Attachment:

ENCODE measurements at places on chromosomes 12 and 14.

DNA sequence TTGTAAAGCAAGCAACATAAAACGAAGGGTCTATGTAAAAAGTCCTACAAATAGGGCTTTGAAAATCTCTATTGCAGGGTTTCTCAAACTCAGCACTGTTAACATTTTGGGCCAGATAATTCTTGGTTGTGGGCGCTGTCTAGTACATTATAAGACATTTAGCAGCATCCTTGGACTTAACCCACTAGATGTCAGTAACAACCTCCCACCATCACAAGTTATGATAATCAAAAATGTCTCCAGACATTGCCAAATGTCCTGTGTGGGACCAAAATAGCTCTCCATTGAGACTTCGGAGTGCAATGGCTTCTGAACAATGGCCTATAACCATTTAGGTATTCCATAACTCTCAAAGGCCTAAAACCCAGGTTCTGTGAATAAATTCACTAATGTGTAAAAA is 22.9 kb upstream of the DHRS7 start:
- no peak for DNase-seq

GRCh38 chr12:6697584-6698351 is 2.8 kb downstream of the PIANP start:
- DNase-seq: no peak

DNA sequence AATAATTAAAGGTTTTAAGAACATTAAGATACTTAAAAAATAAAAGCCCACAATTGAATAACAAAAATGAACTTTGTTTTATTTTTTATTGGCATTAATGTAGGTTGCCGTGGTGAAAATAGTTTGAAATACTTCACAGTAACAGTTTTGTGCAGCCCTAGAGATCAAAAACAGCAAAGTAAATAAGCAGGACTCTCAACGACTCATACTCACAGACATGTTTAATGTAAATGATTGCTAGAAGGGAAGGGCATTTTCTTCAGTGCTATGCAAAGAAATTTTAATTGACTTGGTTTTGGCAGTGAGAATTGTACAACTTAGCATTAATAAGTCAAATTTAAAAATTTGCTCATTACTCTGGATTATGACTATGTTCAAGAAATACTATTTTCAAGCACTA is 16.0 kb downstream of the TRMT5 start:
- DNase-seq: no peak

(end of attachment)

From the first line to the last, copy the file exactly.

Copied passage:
ENCODE measurements at places on chromosomes 12 and 14.

DNA sequence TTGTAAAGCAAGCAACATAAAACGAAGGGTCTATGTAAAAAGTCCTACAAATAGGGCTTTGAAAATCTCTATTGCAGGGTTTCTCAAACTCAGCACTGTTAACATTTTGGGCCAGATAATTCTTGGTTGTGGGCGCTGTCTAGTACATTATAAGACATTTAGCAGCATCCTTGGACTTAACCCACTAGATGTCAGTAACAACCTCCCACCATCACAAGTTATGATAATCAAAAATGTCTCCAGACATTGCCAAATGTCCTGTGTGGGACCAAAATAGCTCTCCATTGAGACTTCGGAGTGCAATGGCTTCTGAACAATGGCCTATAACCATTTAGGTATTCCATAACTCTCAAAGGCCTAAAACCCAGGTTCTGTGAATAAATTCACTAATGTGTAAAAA is 22.9 kb upstream of the DHRS7 start:
- no peak for DNase-seq

GRCh38 chr12:6697584-6698351 is 2.8 kb downstream of the PIANP start:
- DNase-seq: no peak

DNA sequence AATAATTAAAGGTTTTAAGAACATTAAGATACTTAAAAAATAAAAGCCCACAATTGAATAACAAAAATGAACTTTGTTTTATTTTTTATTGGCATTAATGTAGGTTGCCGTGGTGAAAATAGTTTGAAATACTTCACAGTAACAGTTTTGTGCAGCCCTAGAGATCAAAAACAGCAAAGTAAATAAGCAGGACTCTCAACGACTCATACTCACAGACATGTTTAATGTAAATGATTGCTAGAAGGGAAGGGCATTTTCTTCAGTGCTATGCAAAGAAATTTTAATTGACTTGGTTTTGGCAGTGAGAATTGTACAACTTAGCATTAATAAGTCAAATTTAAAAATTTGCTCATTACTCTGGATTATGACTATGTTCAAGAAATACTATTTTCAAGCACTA is 16.0 kb downstream of the TRMT5 start:
- DNase-seq: no peak